This may look like an ordinary smoking pipe – but it was actually a deadly weapon used by British spies in WW2

It has a lethal dagger stashed inside, while a pencil, also up for auction tomorrow, has a thin blade in place of lead to aid the undercover agent A treasure trove of deadly gadgets issued to British spies during the Second World War has been unearthed. Innocent-looking everyday items were converted to deadly weapons by the Special Operations Executive to use behind enemy lines. The items include a smoking pipe with a detachable mouthpiece which pulls out to reveal a lethal steel dagger. And a run-of-the-mill travel razor kit has a hidden spike blade in the case. There is also a steel dagger spike which could be concealed in clothing and brandished in life or death situations.. The ‘escape and evasion’ items were amassed by a collector of World War Two memorabilia over the years but have now emerged for auction. Other ingenious items issued to SOE agents were matchboxes with a hidden compass inside and miniature message containers which could be concealed from prying guards. One of the lots in the sale is a ‘biscuit tin’ radio transmitter which was used by an agent to receive messages behind enemy lines in occupied Belgium. Mathew Tredwin, of C&T Auctioneers of Ashford, Kent...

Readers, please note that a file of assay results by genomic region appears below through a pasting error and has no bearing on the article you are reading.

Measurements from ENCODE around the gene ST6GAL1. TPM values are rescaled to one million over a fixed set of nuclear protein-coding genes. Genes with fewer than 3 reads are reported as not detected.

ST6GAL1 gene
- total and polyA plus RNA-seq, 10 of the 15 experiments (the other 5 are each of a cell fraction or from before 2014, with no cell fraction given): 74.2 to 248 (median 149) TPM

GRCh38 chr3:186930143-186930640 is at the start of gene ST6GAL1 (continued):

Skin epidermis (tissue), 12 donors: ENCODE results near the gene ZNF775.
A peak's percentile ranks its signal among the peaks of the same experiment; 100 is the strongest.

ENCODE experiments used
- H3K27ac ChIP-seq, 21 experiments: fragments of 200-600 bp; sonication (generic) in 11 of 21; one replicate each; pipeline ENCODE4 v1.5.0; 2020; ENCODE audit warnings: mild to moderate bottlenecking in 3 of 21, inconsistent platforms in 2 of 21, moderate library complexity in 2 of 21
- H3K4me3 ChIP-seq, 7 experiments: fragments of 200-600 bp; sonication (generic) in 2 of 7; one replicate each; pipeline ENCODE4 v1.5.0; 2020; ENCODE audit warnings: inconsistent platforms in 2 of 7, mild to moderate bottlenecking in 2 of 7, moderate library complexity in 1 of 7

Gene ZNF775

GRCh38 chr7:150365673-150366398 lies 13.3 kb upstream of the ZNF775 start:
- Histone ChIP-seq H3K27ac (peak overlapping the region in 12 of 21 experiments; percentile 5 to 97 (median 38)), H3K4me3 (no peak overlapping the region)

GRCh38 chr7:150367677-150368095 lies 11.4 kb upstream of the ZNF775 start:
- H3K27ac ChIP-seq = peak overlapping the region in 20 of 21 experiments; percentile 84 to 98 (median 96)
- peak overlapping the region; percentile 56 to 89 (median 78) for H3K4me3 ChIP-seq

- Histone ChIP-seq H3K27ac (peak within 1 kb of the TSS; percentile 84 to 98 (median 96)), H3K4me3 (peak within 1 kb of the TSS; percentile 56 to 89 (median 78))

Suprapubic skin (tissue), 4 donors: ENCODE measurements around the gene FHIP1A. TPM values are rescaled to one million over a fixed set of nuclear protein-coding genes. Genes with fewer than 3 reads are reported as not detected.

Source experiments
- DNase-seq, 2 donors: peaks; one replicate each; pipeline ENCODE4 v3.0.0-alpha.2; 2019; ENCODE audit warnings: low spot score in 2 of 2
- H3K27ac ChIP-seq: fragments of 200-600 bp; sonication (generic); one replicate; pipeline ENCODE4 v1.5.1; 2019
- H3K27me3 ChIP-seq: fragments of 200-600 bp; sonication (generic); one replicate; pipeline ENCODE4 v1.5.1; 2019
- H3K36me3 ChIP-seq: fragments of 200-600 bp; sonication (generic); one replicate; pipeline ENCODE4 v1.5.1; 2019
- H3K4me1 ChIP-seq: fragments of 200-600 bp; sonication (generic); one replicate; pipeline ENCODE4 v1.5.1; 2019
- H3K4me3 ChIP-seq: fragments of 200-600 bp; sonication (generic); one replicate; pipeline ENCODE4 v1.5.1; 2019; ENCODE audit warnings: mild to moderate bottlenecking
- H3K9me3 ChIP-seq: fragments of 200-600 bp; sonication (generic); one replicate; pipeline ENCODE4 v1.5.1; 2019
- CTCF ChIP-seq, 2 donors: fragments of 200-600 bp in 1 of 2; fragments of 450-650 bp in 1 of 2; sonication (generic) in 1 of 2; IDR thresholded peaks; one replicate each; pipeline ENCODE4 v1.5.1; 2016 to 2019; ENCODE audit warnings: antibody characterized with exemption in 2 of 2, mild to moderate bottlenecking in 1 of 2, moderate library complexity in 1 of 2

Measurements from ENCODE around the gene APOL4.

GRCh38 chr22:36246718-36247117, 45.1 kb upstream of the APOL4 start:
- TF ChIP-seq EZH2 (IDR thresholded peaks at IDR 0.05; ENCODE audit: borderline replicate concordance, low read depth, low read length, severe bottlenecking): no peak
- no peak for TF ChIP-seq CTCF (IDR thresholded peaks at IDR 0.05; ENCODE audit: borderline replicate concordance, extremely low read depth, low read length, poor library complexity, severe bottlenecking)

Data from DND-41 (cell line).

At some point in your electrical pursuits, you’ll need to make a connector. Maybe you’re designing

At some point in your electrical pursuits, you’ll need to make a connector. Maybe you’re designing something that will connect to another device, or maybe the spaghetti mess of wires coming out of your Raspberry Pi has become a pain to deal with. Whatever the reason, a proper connector can solve a lot of headaches in electronics projects. Your first thought might be to run to your favorite component distributor and order the connectors, terminals, and crimping tool. Unfortunately, those tools can cost thousands of dollars. Maybe you’ll just solder the connectors instead? Don’t! It makes for easily damaged connections. Fortunately, [Matt Millman] has a great guide on wire-to-board connectors. This guide will explain why you should never solder crimp terminals and then get into working with some of the most common wire-to-board connector families. For example, the Mini-PV series (which often get called “Dupont”) are one of the most ubiquitous connectors in hobbyist electronics. They’re the connector on those rainbow colored jumper wire sets, and connect perfectly to 0.1″ pin headers. The connectors and terminals are cheap, but the official HT-0095 crimp tool costs over $1500. Mos...